You have asked a bigger question than you realise. In short, they are
northern hemisphere breeders and they spend the austral summer in the
southern hemisphere. Flying through the East Asian-Australasian Flyway,
they arrive around November and most are gone by sometime in April.
The Sunshine Coast is a hotspot for migratory terns, but as you can see
from the numbers supplied, they have a peak in late summer. We don't
know the answer to the question, "where do they spend the height of the
Australian summer" because I have asked many times, and never received a
satisfactory answer. If they do spend the summer in Australia, there are
no reported concentrations, and the only possibility is that they spread
out into very small, unnoticeable groups in southern Australia. Or, it's
possible that they go to Pacific Islands (but where?). However, they
pass through the Sunshine Coast region on their way north in late summer
early autumn in larger numbers than is the stable summer population.
Because there has been little banding of migratory terns (some Commons
flagged orange in Victoria over the years, but no individual marking) we
don't know exactly where our migratory terns breed. They breed in places
like eastern China, Japan, the Philippines, and I think Mongolia.
However, I'd love to know exactly where they go. We need satellite
trackers and in certain cases, perhaps geolocators.
I think there are possibly numerous breeding locations and timetables
for the East Asian subspecies of Common Tern (Sterna hirundo
longipennis). I have no proof, only questions and hints which lead me to
Nor do we know where the Australian-breeding Little Terns (Sternula
albifrons sinensis) go during the austral winter. We know they don't
join the breeders in Japan, which breed during the northern summer. We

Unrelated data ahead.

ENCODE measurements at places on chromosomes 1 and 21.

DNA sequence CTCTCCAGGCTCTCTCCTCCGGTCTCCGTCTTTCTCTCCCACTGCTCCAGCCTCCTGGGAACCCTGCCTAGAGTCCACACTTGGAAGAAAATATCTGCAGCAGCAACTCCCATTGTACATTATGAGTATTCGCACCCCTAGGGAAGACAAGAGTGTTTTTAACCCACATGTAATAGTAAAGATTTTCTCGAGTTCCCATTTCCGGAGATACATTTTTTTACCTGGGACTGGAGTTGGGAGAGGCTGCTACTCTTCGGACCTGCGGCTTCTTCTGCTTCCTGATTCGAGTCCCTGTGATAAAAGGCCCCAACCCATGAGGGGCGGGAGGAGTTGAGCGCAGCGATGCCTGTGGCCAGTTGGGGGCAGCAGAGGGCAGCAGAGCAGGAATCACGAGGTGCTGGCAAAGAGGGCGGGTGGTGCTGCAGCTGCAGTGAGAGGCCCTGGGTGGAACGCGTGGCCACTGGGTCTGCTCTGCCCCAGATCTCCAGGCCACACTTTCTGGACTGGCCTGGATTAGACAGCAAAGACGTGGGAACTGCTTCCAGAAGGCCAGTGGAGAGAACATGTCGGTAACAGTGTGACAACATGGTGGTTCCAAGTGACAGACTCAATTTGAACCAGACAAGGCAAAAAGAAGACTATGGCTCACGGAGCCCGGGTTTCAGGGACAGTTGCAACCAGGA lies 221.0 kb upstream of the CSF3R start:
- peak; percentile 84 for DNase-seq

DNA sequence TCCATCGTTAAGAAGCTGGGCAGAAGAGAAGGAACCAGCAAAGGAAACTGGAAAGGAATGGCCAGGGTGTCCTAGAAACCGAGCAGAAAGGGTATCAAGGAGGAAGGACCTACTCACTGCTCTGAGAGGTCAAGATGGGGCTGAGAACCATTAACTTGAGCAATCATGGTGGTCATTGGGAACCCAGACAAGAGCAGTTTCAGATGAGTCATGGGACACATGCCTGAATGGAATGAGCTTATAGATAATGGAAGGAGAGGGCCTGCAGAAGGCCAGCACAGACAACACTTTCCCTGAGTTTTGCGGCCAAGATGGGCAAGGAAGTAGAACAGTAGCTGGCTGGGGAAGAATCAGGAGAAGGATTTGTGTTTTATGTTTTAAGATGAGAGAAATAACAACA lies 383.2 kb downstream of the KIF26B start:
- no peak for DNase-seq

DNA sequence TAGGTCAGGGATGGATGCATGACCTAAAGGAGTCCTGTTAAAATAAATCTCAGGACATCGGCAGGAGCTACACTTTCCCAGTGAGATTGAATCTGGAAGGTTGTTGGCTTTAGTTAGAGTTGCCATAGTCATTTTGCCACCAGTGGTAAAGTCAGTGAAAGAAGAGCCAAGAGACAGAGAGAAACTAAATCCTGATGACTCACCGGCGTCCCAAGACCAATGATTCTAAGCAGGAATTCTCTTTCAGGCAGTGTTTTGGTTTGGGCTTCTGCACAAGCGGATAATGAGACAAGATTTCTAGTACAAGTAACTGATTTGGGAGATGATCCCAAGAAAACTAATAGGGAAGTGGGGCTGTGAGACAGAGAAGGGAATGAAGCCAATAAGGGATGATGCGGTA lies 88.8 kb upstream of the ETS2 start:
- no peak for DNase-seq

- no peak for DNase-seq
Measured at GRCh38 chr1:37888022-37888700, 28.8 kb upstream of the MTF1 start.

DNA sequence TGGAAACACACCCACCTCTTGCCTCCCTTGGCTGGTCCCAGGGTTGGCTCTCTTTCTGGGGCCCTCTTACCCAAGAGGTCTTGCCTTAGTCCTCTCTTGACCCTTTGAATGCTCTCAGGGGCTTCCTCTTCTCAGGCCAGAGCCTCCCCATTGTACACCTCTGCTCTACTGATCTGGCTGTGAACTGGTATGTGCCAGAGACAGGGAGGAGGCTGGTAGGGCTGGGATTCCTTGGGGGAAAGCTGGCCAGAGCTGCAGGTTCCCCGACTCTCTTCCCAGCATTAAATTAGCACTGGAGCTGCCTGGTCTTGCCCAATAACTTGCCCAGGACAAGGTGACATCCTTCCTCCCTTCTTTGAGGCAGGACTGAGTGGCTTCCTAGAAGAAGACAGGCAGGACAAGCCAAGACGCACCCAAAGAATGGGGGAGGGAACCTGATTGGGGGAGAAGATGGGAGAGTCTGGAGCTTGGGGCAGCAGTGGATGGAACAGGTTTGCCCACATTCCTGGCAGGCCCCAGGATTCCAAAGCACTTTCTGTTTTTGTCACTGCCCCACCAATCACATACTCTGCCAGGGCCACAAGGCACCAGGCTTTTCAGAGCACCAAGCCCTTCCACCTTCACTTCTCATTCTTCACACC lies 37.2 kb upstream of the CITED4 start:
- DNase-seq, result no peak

know this because there has never been a record of an Australian breeder
in Japan amongst their Little Terns. The northmost Australian records of
this group are my own in Maroochydore, Sunshine Coast in early autumn,
and a single record by Clive Minton of a bird seen on Swain Reefs off
Qld (or was it the Cap Bunker?) in July, 2000. So we definitely need
geolocators for Australian-breeding Little Terns. I think geolocators
would be suitable because they tend to return to the same breeding sites.
I should explain for clarity. The subspecies of Little Tern which breeds
in Australia during our summer is the same subspecies of Little Tern
which breeds in the northern hemisphere during the northern summer. They
are different populations, and whilst the two populations mix here in
Australia, their breeding habits are out of kilter with each other.
I haven't gone into it too far, but if anyone wants to ask more
questions, that's OK. It's rather complicated.
Sunshine Coast, Queensland, Australia
26° 51' 41"S 152° 56' 00"E
On 15/03/2011 12:38 PM, Carl Weber wrote:
Where have the terns migrated from and where are they going to?
On Behalf Of Jill Dening
Sent: Tuesday, 15 March 2011 8:59 AM
Subject: [Birding-Aus] Tern migration peak has passed on the Sunshine Coast,
Last night we did a count of migratory terns arriving to roost in Noosa,
Qld. The vast majority of these birds are Common Terns, but also
included are Little Terns and White-winged Black Terns. This confirmed
that the migration peak has passed in our area. Unfortunately we only
conduct one count each month, limiting our knowledge of the actual peak,
but below are some figures going back to Nov, 05, with dates. Note that
there was a gap in data collection between January and December 2007,
and that we missed a count in March, 2010.
Birds are normally counted on the wing in blocks of 10, so the figures
are never exact. Occasionally at peak periods they are counted in blocks
of 50s, or even 100s rarely.
Survey_Date Sum Of Number_Seen
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